But for much of Ant-Man, it is filmed straight, people say generally funny things and are sometimes awkward about it. Some way say that may make it a better fit to tell what are basically two stories about fathers and daughters, but I don’t think anyone felt the emotional family relationships in previous Wright films were undersold because of the visual panache. For some, however, this film may be a little easier to swallow. Damn them.

And amidst the big time actors of Michael Douglas and Paul Rudd, familiar faces of Evangeline Lilly and Corey Stoll, all being rather wonderful, I would like to give a special shout out to Michael Pena, who steals the show every time he is on screen as an art-loving motormouth henchman. In many ays, Ant-Man is his film and really hope he capitalises on it.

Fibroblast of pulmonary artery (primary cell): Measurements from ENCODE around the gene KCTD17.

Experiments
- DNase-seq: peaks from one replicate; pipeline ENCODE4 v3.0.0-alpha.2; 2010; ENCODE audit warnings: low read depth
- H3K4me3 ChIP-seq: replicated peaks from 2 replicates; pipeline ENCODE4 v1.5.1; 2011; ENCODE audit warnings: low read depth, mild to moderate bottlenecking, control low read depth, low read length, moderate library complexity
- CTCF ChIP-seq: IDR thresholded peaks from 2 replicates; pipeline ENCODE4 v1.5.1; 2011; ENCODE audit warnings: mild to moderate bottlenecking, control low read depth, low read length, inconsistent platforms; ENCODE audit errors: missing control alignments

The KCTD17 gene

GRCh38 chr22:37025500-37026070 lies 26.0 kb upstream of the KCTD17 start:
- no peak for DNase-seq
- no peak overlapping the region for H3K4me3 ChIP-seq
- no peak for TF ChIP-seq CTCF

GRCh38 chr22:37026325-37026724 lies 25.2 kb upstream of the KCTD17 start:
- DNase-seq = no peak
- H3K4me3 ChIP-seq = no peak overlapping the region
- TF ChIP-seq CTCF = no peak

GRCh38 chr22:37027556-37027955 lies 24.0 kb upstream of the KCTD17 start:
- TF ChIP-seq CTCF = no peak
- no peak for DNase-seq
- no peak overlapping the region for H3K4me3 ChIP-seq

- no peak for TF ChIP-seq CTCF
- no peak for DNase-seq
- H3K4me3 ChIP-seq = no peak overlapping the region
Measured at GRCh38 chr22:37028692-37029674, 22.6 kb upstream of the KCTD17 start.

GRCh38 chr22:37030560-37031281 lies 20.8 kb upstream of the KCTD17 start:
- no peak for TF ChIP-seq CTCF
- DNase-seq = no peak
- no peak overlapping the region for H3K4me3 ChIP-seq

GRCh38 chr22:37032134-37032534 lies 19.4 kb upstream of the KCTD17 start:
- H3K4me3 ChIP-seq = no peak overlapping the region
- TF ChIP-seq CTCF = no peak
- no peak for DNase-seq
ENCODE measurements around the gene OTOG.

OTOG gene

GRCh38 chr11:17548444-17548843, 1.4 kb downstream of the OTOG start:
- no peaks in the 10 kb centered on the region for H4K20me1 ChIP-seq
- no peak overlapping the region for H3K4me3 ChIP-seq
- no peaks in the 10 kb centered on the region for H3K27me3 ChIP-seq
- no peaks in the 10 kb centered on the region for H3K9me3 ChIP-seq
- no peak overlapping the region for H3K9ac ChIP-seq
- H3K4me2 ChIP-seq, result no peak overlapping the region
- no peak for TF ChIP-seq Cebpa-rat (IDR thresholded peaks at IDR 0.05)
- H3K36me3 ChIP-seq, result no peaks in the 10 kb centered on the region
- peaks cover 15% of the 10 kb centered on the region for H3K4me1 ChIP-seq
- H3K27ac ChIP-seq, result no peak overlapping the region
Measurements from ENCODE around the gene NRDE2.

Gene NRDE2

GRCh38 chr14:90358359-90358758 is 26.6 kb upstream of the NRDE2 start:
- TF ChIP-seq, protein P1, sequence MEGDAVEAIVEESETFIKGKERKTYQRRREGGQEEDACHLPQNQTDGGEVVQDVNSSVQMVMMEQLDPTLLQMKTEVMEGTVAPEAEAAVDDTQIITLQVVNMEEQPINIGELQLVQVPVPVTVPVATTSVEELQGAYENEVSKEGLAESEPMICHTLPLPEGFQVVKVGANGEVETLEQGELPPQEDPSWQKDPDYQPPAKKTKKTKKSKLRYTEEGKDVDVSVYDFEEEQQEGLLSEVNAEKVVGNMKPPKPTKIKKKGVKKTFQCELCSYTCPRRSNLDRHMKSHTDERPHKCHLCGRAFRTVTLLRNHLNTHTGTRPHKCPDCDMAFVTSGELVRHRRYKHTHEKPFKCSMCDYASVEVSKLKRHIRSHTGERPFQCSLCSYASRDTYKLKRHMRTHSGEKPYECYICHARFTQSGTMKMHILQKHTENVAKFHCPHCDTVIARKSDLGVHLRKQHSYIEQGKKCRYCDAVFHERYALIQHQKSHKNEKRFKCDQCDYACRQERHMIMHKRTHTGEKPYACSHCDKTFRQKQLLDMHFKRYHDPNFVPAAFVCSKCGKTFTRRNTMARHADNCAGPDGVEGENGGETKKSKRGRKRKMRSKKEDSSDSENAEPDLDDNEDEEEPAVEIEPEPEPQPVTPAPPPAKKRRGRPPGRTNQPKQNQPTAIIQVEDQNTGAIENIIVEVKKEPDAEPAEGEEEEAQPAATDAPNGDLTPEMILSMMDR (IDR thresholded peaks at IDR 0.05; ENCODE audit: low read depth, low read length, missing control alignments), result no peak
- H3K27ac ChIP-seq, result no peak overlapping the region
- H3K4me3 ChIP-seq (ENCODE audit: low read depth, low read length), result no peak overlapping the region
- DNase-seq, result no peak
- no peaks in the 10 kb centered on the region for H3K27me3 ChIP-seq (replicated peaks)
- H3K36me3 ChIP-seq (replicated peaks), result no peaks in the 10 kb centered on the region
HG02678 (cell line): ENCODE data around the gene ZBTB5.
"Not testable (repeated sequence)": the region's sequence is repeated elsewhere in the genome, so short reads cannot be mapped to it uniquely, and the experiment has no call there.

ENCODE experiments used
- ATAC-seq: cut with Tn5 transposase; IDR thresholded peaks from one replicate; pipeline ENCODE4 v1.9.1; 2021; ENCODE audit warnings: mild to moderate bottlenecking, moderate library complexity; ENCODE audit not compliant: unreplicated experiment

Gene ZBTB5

So that’s what I’m left with. A really fun, action packed film, that’s stands up with the Marvel troop and adds to its eclectic line. I’d put it below Iron Man, Guardians and Avengers but above Winter Soldier. Which I know will just start a whole lot of arguments. And whatever criticisms I have, I have plenty of compliments to match them.

Go see.

Ant-Man is released in the UK and the USA on 17th July

About Rich Johnston

Chief writer and founder of Bleeding Cool. Father of two. Comic book clairvoyant. Political cartoonist.

(Last Updated July 8, 2015 10:33 am )